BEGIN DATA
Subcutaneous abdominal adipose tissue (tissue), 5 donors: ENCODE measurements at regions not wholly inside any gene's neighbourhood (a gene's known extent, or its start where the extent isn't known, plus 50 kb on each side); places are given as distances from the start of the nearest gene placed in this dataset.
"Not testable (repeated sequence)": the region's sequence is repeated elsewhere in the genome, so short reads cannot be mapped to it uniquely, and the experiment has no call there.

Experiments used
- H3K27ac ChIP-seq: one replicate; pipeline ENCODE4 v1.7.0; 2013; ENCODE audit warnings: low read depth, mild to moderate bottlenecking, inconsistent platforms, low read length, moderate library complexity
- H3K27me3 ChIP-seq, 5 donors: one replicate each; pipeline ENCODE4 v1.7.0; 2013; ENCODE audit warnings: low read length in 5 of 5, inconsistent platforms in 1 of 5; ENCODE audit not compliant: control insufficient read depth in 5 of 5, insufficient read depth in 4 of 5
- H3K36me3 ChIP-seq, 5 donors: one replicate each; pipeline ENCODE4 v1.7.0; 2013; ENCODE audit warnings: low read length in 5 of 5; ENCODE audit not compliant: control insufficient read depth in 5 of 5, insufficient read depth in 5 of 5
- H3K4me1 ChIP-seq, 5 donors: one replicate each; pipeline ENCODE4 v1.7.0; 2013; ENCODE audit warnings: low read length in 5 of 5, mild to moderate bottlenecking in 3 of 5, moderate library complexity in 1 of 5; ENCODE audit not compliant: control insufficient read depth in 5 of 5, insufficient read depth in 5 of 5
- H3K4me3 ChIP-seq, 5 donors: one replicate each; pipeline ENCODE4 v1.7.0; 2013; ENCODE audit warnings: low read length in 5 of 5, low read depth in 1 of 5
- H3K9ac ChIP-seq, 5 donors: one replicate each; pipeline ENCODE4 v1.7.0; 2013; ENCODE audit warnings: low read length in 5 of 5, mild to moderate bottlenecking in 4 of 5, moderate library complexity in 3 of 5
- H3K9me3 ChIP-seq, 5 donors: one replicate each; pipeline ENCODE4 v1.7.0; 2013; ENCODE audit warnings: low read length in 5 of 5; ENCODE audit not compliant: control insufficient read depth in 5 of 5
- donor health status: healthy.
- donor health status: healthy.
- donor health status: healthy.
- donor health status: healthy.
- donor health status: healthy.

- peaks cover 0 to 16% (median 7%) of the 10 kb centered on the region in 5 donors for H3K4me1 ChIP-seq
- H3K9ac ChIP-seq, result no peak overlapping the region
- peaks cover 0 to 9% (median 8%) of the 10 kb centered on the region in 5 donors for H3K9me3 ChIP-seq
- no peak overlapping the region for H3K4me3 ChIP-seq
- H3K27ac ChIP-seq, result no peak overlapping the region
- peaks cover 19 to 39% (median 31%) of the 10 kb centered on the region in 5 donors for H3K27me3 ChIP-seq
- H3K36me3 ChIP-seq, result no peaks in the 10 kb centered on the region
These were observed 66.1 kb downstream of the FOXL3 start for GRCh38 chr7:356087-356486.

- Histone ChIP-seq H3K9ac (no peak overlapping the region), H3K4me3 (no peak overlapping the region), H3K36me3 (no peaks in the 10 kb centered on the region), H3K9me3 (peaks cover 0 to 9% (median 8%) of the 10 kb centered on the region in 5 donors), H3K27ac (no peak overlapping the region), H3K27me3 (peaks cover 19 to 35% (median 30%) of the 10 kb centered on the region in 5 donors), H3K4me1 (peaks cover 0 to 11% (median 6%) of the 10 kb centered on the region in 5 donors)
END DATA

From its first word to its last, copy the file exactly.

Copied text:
Subcutaneous abdominal adipose tissue (tissue), 5 donors: ENCODE measurements at regions not wholly inside any gene's neighbourhood (a gene's known extent, or its start where the extent isn't known, plus 50 kb on each side); places are given as distances from the start of the nearest gene placed in this dataset.
"Not testable (repeated sequence)": the region's sequence is repeated elsewhere in the genome, so short reads cannot be mapped to it uniquely, and the experiment has no call there.

Experiments used
- H3K27ac ChIP-seq: one replicate; pipeline ENCODE4 v1.7.0; 2013; ENCODE audit warnings: low read depth, mild to moderate bottlenecking, inconsistent platforms, low read length, moderate library complexity
- H3K27me3 ChIP-seq, 5 donors: one replicate each; pipeline ENCODE4 v1.7.0; 2013; ENCODE audit warnings: low read length in 5 of 5, inconsistent platforms in 1 of 5; ENCODE audit not compliant: control insufficient read depth in 5 of 5, insufficient read depth in 4 of 5
- H3K36me3 ChIP-seq, 5 donors: one replicate each; pipeline ENCODE4 v1.7.0; 2013; ENCODE audit warnings: low read length in 5 of 5; ENCODE audit not compliant: control insufficient read depth in 5 of 5, insufficient read depth in 5 of 5
- H3K4me1 ChIP-seq, 5 donors: one replicate each; pipeline ENCODE4 v1.7.0; 2013; ENCODE audit warnings: low read length in 5 of 5, mild to moderate bottlenecking in 3 of 5, moderate library complexity in 1 of 5; ENCODE audit not compliant: control insufficient read depth in 5 of 5, insufficient read depth in 5 of 5
- H3K4me3 ChIP-seq, 5 donors: one replicate each; pipeline ENCODE4 v1.7.0; 2013; ENCODE audit warnings: low read length in 5 of 5, low read depth in 1 of 5
- H3K9ac ChIP-seq, 5 donors: one replicate each; pipeline ENCODE4 v1.7.0; 2013; ENCODE audit warnings: low read length in 5 of 5, mild to moderate bottlenecking in 4 of 5, moderate library complexity in 3 of 5
- H3K9me3 ChIP-seq, 5 donors: one replicate each; pipeline ENCODE4 v1.7.0; 2013; ENCODE audit warnings: low read length in 5 of 5; ENCODE audit not compliant: control insufficient read depth in 5 of 5
- donor health status: healthy.
- donor health status: healthy.
- donor health status: healthy.
- donor health status: healthy.
- donor health status: healthy.

- peaks cover 0 to 16% (median 7%) of the 10 kb centered on the region in 5 donors for H3K4me1 ChIP-seq
- H3K9ac ChIP-seq, result no peak overlapping the region
- peaks cover 0 to 9% (median 8%) of the 10 kb centered on the region in 5 donors for H3K9me3 ChIP-seq
- no peak overlapping the region for H3K4me3 ChIP-seq
- H3K27ac ChIP-seq, result no peak overlapping the region
- peaks cover 19 to 39% (median 31%) of the 10 kb centered on the region in 5 donors for H3K27me3 ChIP-seq
- H3K36me3 ChIP-seq, result no peaks in the 10 kb centered on the region
These were observed 66.1 kb downstream of the FOXL3 start for GRCh38 chr7:356087-356486.

- Histone ChIP-seq H3K9ac (no peak overlapping the region), H3K4me3 (no peak overlapping the region), H3K36me3 (no peaks in the 10 kb centered on the region), H3K9me3 (peaks cover 0 to 9% (median 8%) of the 10 kb centered on the region in 5 donors), H3K27ac (no peak overlapping the region), H3K27me3 (peaks cover 19 to 35% (median 30%) of the 10 kb centered on the region in 5 donors), H3K4me1 (peaks cover 0 to 11% (median 6%) of the 10 kb centered on the region in 5 donors)